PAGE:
Reflections after getting a Master’s in Operations Research from Columbia University
(originally posted on May, 26, 2014, ~6 months after my graduation)
I just finished the Master’s program in operations research from the School of Engineering & Applied Science (SEAS) at Columbia University. I probably never should have been accepted because I don’t care about operations research, but education is a business and they figured it was worth the (government) money.
For reference: I did my undergrad in math at a state school.
Here are some reflections:
All my classmates were foreign, mostly from China
I’m not exaggerating. Nearly everyone in my department (Industrial Engineering & Operations Research) was from China. This is true not only of IEOR, but of graduate engineering in general. After China, the most common countries are France, India, and Greece. There is a definite language barrier and the ethnicities tend to stick to themselves.
Everyone wants to work in finance or consulting
This is mostly due to selection bias, but as quoted from a classmate who also did her undergrad there, “Columbia brainwashes you into working in finance or consulting” (she got her engineering degree and is now an investment banker).
It’s a huge shame that our brightest minds are lured into working in such socially useless industries rather than doing more meaningful work. But that’s the topic of another post.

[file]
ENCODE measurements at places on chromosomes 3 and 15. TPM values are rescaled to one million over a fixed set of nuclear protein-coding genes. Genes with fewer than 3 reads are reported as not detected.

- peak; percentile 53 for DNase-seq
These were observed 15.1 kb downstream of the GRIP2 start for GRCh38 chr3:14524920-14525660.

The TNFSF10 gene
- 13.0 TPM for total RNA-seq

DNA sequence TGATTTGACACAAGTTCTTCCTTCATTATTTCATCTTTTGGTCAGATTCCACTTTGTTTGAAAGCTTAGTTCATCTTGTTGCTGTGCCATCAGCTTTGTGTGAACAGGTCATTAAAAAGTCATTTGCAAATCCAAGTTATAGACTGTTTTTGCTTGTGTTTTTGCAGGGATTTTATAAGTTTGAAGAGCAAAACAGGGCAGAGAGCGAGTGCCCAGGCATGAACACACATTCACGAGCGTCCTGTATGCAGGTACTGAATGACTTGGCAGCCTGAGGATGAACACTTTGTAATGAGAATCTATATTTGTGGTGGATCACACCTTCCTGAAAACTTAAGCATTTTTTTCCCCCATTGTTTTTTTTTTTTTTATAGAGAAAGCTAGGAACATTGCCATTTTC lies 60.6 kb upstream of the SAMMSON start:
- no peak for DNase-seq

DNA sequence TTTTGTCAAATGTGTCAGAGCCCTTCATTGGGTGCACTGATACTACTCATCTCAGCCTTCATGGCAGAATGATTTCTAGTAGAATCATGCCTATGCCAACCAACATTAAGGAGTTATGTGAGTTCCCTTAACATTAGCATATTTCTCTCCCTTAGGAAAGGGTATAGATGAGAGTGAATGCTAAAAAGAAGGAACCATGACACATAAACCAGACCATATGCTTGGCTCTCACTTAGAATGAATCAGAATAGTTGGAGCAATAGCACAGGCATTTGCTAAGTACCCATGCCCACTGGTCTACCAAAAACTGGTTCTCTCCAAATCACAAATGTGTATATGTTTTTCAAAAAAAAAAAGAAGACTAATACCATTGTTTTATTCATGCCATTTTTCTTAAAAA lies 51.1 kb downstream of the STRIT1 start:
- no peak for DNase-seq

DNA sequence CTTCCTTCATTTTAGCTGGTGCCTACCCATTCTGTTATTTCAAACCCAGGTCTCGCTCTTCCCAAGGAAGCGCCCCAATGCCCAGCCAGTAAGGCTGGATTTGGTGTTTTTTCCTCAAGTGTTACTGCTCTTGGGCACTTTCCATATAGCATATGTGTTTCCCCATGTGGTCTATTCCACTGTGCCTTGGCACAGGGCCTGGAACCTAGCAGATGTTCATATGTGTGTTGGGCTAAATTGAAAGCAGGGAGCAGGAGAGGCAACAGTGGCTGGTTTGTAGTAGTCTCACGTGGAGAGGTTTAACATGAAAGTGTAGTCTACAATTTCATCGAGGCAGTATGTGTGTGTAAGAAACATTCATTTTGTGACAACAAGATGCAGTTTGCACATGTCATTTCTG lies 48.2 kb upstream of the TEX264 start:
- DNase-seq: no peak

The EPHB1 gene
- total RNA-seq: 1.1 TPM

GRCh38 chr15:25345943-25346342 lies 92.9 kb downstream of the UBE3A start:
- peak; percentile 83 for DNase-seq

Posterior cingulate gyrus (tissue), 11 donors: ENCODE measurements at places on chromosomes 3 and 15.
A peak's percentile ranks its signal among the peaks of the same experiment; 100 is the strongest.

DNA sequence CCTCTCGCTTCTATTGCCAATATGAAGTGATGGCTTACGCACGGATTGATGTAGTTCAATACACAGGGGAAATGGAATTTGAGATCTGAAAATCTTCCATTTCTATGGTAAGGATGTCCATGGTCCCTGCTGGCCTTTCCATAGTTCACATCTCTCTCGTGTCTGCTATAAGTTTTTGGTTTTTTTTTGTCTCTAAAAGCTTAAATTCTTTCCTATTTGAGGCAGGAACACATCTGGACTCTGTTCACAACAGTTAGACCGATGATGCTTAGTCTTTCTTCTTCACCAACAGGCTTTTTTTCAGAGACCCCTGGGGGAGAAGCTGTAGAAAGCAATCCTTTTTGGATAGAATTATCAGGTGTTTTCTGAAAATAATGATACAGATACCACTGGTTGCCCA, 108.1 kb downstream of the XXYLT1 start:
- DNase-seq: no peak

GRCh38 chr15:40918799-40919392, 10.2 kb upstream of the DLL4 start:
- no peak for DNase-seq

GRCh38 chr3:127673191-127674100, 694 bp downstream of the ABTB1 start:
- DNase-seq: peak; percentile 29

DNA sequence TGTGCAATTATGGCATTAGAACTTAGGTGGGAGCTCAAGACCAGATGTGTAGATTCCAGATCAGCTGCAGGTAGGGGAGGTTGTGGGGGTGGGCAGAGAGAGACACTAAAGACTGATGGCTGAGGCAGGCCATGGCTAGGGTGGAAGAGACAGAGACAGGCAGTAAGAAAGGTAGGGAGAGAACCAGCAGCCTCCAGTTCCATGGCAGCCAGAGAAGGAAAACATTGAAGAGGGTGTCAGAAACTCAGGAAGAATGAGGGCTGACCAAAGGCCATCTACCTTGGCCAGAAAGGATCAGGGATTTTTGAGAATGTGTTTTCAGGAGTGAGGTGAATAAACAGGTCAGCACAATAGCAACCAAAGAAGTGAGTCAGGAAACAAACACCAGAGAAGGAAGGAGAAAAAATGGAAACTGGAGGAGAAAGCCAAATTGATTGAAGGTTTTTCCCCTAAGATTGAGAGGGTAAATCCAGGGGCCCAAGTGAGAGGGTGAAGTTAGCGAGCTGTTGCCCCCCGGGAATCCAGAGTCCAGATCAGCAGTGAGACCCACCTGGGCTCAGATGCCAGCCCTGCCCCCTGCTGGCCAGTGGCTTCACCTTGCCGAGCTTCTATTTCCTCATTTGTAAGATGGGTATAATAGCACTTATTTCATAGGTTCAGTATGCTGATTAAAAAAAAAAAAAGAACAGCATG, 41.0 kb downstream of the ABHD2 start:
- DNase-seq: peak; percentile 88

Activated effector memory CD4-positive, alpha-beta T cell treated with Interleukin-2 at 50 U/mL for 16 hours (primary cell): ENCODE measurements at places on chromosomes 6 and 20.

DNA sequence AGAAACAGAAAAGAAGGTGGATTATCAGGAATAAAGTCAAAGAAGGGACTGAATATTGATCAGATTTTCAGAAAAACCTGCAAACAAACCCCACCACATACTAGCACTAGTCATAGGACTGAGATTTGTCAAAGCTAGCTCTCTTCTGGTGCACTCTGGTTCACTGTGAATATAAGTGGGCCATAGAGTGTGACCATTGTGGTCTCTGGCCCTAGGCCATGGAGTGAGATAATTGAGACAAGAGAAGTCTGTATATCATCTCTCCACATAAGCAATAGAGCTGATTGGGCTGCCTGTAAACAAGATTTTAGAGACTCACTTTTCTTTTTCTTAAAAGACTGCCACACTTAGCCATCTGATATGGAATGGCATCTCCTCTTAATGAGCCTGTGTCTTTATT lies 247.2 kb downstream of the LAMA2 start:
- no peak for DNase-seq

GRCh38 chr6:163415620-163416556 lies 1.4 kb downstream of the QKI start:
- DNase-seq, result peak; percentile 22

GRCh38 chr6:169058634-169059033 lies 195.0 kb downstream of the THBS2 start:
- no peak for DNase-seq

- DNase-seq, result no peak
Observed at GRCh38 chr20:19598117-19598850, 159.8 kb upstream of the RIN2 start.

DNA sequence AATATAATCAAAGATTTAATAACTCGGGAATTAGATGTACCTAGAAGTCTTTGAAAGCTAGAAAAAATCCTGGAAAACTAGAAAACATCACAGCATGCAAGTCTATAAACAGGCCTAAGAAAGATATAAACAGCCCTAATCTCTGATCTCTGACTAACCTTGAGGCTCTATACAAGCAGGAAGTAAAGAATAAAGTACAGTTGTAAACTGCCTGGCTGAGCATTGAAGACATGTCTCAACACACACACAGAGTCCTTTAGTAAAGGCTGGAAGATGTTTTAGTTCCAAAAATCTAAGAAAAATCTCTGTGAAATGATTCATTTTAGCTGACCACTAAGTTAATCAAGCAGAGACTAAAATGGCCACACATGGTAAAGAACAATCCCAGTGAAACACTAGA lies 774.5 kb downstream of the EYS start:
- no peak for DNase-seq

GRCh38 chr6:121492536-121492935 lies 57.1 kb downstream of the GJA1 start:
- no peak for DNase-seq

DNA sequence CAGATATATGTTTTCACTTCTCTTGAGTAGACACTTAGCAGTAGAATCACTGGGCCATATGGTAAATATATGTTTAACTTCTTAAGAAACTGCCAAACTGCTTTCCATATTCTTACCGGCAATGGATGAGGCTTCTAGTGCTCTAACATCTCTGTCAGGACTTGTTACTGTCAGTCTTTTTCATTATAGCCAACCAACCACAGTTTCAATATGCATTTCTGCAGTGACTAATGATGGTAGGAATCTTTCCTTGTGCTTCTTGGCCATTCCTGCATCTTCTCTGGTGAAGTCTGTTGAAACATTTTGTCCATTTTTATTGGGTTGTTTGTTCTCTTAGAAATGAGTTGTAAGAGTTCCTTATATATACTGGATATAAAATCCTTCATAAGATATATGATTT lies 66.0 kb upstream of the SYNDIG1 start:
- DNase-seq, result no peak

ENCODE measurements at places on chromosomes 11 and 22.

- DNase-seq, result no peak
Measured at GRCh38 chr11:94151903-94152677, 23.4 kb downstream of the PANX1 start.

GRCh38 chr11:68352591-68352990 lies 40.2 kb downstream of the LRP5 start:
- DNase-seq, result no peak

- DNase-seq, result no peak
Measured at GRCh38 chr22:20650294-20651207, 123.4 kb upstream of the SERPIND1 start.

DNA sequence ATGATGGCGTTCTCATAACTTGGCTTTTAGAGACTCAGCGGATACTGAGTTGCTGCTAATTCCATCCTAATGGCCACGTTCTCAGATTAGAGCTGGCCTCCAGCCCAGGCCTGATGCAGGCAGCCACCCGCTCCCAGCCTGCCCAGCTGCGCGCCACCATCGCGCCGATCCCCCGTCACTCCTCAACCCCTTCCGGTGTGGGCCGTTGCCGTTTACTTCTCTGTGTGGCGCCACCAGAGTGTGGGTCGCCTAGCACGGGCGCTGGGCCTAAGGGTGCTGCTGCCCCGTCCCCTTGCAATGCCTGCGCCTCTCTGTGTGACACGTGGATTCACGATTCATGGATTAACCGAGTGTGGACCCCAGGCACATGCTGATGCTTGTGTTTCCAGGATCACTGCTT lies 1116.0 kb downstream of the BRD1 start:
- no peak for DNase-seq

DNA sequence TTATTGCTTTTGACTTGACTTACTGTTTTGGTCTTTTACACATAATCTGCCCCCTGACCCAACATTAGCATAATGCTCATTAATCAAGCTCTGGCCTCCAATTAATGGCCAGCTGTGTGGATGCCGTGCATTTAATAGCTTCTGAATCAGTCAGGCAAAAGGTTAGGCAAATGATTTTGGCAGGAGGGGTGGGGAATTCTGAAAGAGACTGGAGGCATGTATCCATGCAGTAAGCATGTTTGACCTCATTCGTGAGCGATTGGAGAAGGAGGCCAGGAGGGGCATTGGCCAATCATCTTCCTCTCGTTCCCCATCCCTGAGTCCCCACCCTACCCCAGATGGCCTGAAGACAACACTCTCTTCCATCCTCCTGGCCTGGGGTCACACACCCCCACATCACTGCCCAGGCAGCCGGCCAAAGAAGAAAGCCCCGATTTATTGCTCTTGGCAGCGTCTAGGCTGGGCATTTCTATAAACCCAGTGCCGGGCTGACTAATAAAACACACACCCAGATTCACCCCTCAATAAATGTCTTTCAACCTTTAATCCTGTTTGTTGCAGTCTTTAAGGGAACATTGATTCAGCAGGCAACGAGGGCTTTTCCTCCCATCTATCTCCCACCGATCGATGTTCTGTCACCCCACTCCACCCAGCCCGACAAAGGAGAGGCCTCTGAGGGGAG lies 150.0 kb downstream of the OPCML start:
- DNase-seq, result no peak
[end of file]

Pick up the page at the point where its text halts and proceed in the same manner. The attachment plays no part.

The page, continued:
Recruiting, particularly in finance, is great. But most companies only want undergrads
It’s incredible how ridiculously structured corporate recruiting is. Having a Master’s usually counts against you for the “prestigious” jobs. Although there are lots of great jobs on Columbia’s campus recruiting platform, filtering out jobs that don’t allow applications from grad students eliminates about 80% of them.
- Operations research classes aren’t a walk in the park. Especially true for “Stochastic Models”.
- Most OR students are financial engineering rejects (myself included) and don’t care about OR. Even the ones who applied to OR generally don’t care about OR. I’ve noticed that graduate students in math tend to be disengaged from their work because the work often has little relevance to reality. Even the classes that appear relevant aren’t, serving as little more than theoretical masturbation (eg. game theory).
- Most engineering PhD students want out and advise against making the same “mistake” they did (admittedly this is from a small sample size)
- Master’s students are the cash cow of the university. I was told by a PhD student on the engineering council that when the school faces budget constraints, one of the first things they do is expand Master’s programs.
- Operations Research and “Management Science & Engineering” are the same degrees. Just that in the latter, you’re more restricted in your coursework, forced to take “Operations Consulting”, and have a slightly higher probably of getting into business school courses.
Being able to take 4 classes in whatever area/school you want is awesome
Out of the 10 classes you have to take, 4 can be in whatever school you want (another engineering department, business school, School of International and Public Relations, etc). I sampled some SIPA courses and spent my electives in the business school. Which leads me to…